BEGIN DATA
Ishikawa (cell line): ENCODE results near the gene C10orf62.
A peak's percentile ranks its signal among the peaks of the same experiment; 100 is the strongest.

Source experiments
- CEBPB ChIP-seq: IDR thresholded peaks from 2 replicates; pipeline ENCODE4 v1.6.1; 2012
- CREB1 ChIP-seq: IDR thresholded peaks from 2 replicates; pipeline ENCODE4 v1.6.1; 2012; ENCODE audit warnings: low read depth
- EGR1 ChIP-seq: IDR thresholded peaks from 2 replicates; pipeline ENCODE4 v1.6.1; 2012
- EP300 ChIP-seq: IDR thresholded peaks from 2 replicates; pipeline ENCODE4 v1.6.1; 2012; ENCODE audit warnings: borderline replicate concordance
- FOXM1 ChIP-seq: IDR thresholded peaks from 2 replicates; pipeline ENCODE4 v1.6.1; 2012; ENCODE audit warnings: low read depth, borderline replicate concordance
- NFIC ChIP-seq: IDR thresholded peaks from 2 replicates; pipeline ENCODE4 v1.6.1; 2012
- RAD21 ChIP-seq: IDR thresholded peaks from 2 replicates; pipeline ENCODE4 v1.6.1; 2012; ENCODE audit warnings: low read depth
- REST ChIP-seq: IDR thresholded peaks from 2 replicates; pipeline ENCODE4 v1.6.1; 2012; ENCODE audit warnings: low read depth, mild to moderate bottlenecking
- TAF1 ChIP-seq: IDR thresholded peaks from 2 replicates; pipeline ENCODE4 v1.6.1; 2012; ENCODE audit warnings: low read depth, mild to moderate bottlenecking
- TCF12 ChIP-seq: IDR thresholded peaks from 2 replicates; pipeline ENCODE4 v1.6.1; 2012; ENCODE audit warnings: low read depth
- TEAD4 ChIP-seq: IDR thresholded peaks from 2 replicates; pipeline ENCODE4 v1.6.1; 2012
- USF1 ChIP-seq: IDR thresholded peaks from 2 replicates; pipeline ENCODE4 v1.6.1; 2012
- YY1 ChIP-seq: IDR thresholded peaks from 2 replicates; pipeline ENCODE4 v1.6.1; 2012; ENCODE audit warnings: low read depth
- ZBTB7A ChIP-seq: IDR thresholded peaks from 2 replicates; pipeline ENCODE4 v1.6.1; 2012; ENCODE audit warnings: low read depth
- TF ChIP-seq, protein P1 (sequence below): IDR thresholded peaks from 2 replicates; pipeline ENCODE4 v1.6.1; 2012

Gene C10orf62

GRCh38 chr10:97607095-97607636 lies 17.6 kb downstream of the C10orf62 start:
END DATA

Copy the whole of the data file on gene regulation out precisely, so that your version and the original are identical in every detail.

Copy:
Ishikawa (cell line): ENCODE results near the gene C10orf62.
A peak's percentile ranks its signal among the peaks of the same experiment; 100 is the strongest.

Source experiments
- CEBPB ChIP-seq: IDR thresholded peaks from 2 replicates; pipeline ENCODE4 v1.6.1; 2012
- CREB1 ChIP-seq: IDR thresholded peaks from 2 replicates; pipeline ENCODE4 v1.6.1; 2012; ENCODE audit warnings: low read depth
- EGR1 ChIP-seq: IDR thresholded peaks from 2 replicates; pipeline ENCODE4 v1.6.1; 2012
- EP300 ChIP-seq: IDR thresholded peaks from 2 replicates; pipeline ENCODE4 v1.6.1; 2012; ENCODE audit warnings: borderline replicate concordance
- FOXM1 ChIP-seq: IDR thresholded peaks from 2 replicates; pipeline ENCODE4 v1.6.1; 2012; ENCODE audit warnings: low read depth, borderline replicate concordance
- NFIC ChIP-seq: IDR thresholded peaks from 2 replicates; pipeline ENCODE4 v1.6.1; 2012
- RAD21 ChIP-seq: IDR thresholded peaks from 2 replicates; pipeline ENCODE4 v1.6.1; 2012; ENCODE audit warnings: low read depth
- REST ChIP-seq: IDR thresholded peaks from 2 replicates; pipeline ENCODE4 v1.6.1; 2012; ENCODE audit warnings: low read depth, mild to moderate bottlenecking
- TAF1 ChIP-seq: IDR thresholded peaks from 2 replicates; pipeline ENCODE4 v1.6.1; 2012; ENCODE audit warnings: low read depth, mild to moderate bottlenecking
- TCF12 ChIP-seq: IDR thresholded peaks from 2 replicates; pipeline ENCODE4 v1.6.1; 2012; ENCODE audit warnings: low read depth
- TEAD4 ChIP-seq: IDR thresholded peaks from 2 replicates; pipeline ENCODE4 v1.6.1; 2012
- USF1 ChIP-seq: IDR thresholded peaks from 2 replicates; pipeline ENCODE4 v1.6.1; 2012
- YY1 ChIP-seq: IDR thresholded peaks from 2 replicates; pipeline ENCODE4 v1.6.1; 2012; ENCODE audit warnings: low read depth
- ZBTB7A ChIP-seq: IDR thresholded peaks from 2 replicates; pipeline ENCODE4 v1.6.1; 2012; ENCODE audit warnings: low read depth
- TF ChIP-seq, protein P1 (sequence below): IDR thresholded peaks from 2 replicates; pipeline ENCODE4 v1.6.1; 2012

Gene C10orf62

GRCh38 chr10:97607095-97607636 lies 17.6 kb downstream of the C10orf62 start: